Amsterdam’s response to the coronavirus pandemic has been simply extraordinary. It’s decided to officially embrace the so-called “doughnut model” of sustainable development.
The framework, created by Oxford University economist Kate Raworth, tries to balance people’s needs with environmental awareness.
So, Amsterdam will now be a petri dish of sorts. The Dutch capital is the first city in the world to commit to the doughnut model of development. It will be worth watching how the experiment goes.
Hopes are up, at least in the offices of the local government. Not too long ago, Amstrdam’s deputy mayor Marieke van Doorninck told The Guardian that the new developmental strategy will help her city overcome the devastating effects of the novel coronavirus.
How does the doughnut model work?
Well, said the deputy mayor, city governance can’t go back to the way it was – before the pandemic. Instead, it must address socioeconomic and environmental shortcomings, even as Amsterdam rebuilds its economy.
Fair enough. But what does it really mean to bite into the developmental ‘doughnut’?
It seems to be about looking at key issues, using the doughnut as a frame of reference.
Quartz described it as follows: “The outermost wall of the doughnut represents issues of climate degradation—things like biodiversity loss, ozone depletion, ocean acidification, chemical pollution, and more. The innermost wall, the part that rings the doughnut hole, represents social issues—things like gender equality, jobs, social equity, income, affordable housing, and education.”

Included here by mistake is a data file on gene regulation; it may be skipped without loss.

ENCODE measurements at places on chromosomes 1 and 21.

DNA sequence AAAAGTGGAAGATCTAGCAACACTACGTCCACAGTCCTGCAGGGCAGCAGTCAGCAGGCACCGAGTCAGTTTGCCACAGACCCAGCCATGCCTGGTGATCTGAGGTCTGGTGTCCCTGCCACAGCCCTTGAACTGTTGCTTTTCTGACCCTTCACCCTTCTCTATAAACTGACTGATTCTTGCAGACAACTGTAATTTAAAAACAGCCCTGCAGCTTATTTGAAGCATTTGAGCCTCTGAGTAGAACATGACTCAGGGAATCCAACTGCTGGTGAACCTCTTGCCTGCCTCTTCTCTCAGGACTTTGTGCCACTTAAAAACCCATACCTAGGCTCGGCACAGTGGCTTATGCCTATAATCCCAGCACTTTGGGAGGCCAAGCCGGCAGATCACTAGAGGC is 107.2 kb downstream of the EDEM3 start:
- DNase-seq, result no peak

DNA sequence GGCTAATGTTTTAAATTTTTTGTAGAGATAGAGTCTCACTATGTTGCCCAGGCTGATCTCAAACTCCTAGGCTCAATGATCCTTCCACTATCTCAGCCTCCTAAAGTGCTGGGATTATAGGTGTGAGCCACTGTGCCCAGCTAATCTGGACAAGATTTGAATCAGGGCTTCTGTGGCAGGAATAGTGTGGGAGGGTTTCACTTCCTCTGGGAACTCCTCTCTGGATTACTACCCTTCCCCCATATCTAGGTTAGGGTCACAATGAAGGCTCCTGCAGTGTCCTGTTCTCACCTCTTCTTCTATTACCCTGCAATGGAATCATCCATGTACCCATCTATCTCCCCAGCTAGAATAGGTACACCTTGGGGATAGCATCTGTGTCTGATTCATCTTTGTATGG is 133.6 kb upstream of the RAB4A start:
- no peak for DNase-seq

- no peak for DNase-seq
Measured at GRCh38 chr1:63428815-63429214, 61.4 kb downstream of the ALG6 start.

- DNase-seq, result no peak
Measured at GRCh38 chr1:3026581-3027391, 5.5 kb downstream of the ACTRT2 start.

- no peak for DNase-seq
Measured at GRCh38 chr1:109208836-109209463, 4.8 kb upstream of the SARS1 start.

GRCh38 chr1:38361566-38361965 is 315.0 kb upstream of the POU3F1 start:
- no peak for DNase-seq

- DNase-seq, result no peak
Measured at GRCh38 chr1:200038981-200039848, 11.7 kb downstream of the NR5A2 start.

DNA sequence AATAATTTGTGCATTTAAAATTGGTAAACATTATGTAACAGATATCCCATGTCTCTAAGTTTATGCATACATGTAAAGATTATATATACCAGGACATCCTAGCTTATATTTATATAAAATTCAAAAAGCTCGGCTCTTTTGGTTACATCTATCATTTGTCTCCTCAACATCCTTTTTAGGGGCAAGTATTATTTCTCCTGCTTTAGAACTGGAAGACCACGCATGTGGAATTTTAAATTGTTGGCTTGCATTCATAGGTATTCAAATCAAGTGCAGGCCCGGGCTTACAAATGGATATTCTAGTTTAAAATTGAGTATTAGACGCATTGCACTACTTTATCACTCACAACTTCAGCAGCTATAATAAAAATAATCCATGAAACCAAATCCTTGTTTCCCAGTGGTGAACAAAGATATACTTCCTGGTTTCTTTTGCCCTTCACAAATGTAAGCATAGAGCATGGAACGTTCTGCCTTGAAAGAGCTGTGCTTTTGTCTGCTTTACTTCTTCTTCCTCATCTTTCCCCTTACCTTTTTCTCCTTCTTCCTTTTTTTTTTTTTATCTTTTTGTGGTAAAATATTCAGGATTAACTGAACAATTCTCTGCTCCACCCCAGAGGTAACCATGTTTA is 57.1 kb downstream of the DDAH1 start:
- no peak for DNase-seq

And in between, lie the policies that allow a city to be all that it should – eco-friendly, socially just, safe, and presumably happy. The idea is that environmental and social goals are shown to be linked and the authorities should make regulations and enforce them accordingly.
So, Amsterdam may start to change trash disposal and waste processing, how it deals with food waste and reuses stuff. The idea would be to build a circular economy with government policy rewarding businesses that take a holistic view of products and processes.
Is the model really that radical?
Some might say this is a pretty old idea, simply repurposed for today. So it is. For some years, ecologists and economists alike have questioned the very principle of pursuing growth as an economic model.
I’ve previously written about Federico Demaria, an expert on ecological economics at the Autonomous University of Barcelona, who has called for “degrowth, the hypothesis that we can live well, with less”.
Even so, what makes the doughnut model extraordinary is the fact that a major capital is prepared to bite. The model is moreish in the simple way that it positions distinct but interlinked issues around the doughnut hole. But the fact that Amsterdam is willing to bite makes it sweeter by far.
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